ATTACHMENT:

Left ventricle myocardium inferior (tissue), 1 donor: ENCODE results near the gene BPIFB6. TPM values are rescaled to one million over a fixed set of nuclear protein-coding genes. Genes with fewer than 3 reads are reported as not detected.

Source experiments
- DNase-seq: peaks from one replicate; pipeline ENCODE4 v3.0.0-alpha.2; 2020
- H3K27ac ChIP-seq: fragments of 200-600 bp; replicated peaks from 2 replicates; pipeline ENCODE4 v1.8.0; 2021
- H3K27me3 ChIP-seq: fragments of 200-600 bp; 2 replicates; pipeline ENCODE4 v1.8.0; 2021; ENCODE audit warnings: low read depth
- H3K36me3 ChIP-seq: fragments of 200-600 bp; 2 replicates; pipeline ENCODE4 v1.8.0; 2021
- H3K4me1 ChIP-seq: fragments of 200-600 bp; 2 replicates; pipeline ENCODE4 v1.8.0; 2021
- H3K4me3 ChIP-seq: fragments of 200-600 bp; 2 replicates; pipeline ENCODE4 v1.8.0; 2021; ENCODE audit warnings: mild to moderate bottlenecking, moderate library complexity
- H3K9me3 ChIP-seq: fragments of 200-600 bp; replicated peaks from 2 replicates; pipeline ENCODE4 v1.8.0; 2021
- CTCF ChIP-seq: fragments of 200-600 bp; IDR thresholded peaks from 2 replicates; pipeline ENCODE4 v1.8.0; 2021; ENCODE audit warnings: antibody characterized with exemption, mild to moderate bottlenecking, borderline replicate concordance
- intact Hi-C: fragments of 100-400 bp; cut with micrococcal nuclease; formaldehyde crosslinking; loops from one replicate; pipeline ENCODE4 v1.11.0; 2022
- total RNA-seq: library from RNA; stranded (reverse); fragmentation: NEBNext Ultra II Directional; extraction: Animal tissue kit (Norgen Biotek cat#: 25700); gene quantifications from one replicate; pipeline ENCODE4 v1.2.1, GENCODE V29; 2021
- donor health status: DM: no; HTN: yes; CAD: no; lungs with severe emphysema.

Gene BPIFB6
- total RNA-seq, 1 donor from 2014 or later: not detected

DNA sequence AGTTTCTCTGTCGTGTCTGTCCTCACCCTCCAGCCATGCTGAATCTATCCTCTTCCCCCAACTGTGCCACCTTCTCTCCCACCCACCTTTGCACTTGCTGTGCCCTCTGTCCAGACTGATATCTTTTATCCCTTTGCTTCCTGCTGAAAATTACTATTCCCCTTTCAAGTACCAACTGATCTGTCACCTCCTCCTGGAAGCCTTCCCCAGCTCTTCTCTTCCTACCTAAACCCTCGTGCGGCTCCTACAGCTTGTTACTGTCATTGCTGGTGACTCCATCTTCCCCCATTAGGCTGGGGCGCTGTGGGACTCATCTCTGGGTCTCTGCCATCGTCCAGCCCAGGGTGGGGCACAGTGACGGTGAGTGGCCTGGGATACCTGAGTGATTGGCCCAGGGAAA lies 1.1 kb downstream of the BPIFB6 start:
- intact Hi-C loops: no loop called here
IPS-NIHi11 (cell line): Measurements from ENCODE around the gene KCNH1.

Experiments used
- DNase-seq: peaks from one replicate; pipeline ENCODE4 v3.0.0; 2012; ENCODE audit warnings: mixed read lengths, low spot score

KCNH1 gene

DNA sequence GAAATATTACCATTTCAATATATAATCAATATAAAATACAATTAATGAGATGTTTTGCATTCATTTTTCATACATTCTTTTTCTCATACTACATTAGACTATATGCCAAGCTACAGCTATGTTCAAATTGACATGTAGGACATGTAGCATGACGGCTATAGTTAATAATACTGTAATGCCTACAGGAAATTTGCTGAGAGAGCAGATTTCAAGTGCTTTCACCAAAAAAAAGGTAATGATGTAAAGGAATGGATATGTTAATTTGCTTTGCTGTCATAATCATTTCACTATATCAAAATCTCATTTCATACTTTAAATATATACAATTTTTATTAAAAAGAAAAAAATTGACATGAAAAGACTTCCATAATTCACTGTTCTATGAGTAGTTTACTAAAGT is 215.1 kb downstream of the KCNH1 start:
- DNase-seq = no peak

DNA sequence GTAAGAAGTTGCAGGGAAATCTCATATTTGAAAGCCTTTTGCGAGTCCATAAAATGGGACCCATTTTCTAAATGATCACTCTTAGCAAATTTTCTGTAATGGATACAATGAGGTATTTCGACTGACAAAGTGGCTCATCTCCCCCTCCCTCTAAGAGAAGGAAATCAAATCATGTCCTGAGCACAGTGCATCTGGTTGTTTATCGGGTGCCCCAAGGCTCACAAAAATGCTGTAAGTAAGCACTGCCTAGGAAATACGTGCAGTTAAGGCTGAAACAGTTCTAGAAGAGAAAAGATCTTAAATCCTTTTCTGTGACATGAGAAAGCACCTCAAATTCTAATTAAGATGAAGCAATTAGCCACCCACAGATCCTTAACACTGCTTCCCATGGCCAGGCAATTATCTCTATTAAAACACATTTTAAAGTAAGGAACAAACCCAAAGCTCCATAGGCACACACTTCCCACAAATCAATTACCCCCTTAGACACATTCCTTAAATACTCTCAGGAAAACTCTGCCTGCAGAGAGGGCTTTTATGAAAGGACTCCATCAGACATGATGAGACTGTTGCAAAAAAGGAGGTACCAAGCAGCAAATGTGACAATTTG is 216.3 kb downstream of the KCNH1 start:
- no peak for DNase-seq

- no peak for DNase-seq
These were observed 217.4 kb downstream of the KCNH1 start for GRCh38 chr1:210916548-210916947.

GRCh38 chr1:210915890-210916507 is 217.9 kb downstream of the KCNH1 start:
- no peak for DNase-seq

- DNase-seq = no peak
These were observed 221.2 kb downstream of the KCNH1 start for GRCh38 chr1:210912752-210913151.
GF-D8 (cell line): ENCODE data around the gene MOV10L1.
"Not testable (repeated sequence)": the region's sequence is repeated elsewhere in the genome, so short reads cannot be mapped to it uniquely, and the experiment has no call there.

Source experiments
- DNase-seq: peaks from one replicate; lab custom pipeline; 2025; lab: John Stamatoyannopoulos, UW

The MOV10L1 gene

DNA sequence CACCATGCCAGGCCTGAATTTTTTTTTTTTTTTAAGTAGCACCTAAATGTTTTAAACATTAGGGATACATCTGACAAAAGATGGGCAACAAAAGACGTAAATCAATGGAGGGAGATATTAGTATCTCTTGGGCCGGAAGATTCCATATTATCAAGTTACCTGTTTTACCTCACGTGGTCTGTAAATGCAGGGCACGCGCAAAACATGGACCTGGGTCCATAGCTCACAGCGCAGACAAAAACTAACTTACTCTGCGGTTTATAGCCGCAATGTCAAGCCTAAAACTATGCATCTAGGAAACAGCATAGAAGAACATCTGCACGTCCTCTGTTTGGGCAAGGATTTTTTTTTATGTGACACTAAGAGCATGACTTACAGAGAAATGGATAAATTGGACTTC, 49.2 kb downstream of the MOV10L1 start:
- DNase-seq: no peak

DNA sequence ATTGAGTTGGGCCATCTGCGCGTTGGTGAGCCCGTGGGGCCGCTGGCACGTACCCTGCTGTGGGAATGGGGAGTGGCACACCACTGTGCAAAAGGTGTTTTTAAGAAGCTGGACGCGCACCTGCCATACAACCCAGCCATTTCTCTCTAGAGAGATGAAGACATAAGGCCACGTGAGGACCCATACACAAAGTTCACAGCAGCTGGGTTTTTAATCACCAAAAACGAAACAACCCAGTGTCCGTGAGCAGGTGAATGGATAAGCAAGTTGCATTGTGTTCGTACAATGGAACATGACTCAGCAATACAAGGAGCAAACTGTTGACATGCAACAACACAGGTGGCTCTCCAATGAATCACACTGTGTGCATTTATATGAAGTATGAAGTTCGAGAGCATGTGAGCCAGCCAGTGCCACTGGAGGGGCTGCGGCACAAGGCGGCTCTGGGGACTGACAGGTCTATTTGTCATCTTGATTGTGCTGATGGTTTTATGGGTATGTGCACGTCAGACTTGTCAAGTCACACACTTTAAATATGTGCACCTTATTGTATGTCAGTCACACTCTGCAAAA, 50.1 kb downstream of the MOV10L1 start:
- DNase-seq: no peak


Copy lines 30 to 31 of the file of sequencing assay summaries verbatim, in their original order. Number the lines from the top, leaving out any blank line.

- DNase-seq = no peak
These were observed 221.2 kb downstream of the KCNH1 start for GRCh38 chr1:210912752-210913151.